Oh So Much Fun with Ozobot
by Courtney Walker, Shorecrest Preparatory School
From my makerspace to yours, I want to tell you about a device currently creating a buzz in maker circles: the Ozobot Bit. This fun and amazing little minibot promotes a mighty way to teach the underlying logical thinking in coding.
As many educators know, more and more schools and districts are recognizing computer programming and coding as a major skill to help students prepare themselves for the awaiting job market. Several schools have even added computer science as a graduation requirement or upgraded it to a core class. While our tech and computer science teachers are delving into the complexities of the subject, librarians and subject area teachers can introduce coding in easier, entertaining, and hands-on ways to the majority of students, and thus prepare them for those higher-level computer courses they’re sure to encounter down the road. I learned about the Ozobot while exploring one of the new Makerspace kits from Follett. I love discovering resources and products like this one—exciting new tools to reinvigorate teaching that also are easy enough for busy teachers to integrate into curriculum. I was so happy to see the many ways Follett makes it easy to do just that with their wide variety of learning resources and maker kits.
Tinker and Test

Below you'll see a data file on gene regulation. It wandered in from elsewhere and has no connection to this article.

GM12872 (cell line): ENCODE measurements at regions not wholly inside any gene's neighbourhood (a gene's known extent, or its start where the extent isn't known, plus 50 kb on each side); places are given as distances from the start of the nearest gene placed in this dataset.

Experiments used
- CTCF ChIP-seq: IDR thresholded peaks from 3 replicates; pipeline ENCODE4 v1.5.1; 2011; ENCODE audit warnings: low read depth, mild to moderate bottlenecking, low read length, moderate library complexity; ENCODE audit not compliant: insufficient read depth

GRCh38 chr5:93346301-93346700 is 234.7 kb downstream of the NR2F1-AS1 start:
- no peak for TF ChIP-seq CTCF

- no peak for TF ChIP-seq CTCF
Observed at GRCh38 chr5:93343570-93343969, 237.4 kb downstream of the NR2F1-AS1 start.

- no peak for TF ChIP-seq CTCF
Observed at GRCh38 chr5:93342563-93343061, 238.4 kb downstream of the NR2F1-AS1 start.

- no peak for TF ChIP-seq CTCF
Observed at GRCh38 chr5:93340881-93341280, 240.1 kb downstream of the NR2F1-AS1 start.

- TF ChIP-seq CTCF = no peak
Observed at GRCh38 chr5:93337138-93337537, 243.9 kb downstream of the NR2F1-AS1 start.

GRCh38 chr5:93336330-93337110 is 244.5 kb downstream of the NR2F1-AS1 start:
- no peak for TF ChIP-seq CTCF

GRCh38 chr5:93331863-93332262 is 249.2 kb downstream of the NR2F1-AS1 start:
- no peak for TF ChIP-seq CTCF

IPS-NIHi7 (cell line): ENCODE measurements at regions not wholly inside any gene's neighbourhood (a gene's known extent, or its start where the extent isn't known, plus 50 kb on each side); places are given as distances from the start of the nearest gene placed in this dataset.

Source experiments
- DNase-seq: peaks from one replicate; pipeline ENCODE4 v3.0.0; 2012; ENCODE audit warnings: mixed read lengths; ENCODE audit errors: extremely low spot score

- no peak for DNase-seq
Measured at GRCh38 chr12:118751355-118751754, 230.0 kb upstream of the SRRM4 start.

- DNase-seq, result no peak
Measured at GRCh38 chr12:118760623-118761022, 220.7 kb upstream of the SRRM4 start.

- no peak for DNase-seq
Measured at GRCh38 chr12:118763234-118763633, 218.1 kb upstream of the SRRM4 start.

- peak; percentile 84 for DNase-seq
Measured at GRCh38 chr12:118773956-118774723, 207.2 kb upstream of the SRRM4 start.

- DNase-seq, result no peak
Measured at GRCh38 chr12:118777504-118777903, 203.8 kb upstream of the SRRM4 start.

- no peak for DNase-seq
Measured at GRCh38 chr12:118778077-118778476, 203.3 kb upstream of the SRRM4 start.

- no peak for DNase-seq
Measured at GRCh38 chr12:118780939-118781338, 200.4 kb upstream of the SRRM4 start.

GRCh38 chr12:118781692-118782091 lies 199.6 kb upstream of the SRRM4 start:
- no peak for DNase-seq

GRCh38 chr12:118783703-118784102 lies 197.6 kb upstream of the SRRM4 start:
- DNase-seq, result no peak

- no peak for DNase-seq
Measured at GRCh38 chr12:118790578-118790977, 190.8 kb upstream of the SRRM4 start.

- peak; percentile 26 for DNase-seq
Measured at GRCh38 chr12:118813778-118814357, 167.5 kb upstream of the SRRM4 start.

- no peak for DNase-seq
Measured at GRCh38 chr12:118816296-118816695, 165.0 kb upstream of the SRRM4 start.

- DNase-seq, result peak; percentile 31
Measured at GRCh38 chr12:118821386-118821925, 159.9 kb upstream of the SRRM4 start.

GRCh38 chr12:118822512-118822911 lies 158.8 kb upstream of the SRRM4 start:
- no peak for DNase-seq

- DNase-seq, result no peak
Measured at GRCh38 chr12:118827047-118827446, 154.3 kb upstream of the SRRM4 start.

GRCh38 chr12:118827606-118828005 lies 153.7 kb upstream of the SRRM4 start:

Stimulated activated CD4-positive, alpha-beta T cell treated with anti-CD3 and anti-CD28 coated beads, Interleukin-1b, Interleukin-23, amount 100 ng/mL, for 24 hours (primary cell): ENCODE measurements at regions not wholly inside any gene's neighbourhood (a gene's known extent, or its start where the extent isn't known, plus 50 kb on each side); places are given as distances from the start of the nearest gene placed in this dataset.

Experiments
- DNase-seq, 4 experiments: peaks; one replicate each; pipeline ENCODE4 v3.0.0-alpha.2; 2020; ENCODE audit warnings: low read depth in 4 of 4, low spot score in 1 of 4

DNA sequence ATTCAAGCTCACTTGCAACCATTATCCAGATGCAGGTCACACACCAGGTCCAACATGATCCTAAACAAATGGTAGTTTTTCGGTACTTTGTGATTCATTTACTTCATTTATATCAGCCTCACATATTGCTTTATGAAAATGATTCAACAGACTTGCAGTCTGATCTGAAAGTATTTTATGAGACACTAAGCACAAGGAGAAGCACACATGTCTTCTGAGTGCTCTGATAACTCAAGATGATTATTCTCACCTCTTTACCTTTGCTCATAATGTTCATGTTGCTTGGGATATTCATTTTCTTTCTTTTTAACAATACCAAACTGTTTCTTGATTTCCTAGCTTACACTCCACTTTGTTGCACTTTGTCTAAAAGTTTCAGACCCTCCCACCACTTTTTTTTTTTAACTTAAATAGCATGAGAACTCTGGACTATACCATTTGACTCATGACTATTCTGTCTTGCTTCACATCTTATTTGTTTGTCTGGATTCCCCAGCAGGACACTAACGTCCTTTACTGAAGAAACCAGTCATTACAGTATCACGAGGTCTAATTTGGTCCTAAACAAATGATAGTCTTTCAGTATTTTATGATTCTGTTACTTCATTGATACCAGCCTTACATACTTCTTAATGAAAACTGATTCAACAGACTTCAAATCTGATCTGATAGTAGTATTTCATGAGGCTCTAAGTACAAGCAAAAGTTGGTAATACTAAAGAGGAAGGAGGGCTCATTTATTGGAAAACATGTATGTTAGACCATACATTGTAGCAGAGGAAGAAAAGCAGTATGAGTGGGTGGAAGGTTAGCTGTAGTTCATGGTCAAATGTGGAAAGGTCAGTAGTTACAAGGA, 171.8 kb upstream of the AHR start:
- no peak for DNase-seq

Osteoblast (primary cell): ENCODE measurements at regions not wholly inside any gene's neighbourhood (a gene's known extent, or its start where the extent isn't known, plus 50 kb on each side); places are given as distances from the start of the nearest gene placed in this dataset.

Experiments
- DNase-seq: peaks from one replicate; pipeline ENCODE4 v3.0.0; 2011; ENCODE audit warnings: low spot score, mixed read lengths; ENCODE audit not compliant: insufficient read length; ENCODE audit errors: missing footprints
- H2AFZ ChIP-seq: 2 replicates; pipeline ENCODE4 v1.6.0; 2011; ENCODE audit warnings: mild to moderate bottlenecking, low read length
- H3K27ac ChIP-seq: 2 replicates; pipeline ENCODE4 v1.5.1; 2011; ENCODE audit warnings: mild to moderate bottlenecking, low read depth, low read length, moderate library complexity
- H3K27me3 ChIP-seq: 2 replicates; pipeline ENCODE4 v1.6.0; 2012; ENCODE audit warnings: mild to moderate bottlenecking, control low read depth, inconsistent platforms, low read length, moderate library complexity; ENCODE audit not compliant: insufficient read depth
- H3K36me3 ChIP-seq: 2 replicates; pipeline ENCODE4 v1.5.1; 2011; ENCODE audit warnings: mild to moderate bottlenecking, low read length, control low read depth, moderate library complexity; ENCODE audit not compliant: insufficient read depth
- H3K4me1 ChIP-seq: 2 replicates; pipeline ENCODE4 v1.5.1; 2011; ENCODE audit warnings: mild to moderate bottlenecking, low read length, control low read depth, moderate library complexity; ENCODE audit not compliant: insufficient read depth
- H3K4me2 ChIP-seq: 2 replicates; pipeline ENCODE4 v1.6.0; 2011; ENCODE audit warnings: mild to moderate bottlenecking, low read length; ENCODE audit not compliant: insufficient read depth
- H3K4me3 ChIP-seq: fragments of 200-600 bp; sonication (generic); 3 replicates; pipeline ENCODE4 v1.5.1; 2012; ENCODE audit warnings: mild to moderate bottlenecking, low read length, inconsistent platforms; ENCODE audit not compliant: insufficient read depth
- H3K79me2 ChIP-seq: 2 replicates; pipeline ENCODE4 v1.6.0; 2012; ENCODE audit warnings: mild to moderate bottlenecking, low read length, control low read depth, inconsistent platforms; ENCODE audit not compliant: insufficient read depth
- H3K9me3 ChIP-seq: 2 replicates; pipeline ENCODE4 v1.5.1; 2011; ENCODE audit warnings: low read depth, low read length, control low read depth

I like to introduce new equipment and tools through tinkering and testing with students as the “consumer panel.” This method works great for a regular classroom maker corner, a computer lab, a Makerspace or a STEAM program. While I always tinker with a product on my own first, I find letting students explore a new device generates more uses and applicability than I alone could fully imagine. When I received a Follett Makerspace kit and opened the Ozobot, I first used it with a middle school STEAM club for girls. I quickly witnessed how easy the bot was. Not only was it easy to take out of the box, but the example cards were self-exploratory, and the students quickly became comfortable using the markers with this high-tech bot. In fact, the integration of these low-tech markers with this little machine lowers student anxiety in trying something new with technology. Some students imitated the color-coded patterns from the guide while others immediately began drawing their own designs and watched the Ozobot follow their lines. Tracing their names was a common first inclination; this process took between 15 to 30 minutes for students to understand the color-coded path as the main function of the Ozobot. At this point, students did not see other uses for the device beyond the tracing function. This is the critical juncture where a teacher should model additional uses, otherwise the full potential of the Ozobot is not recognized. Some teachers may reach this conclusion, too, so exploring its other functions and curricular application help maximize the many use of the Ozobot.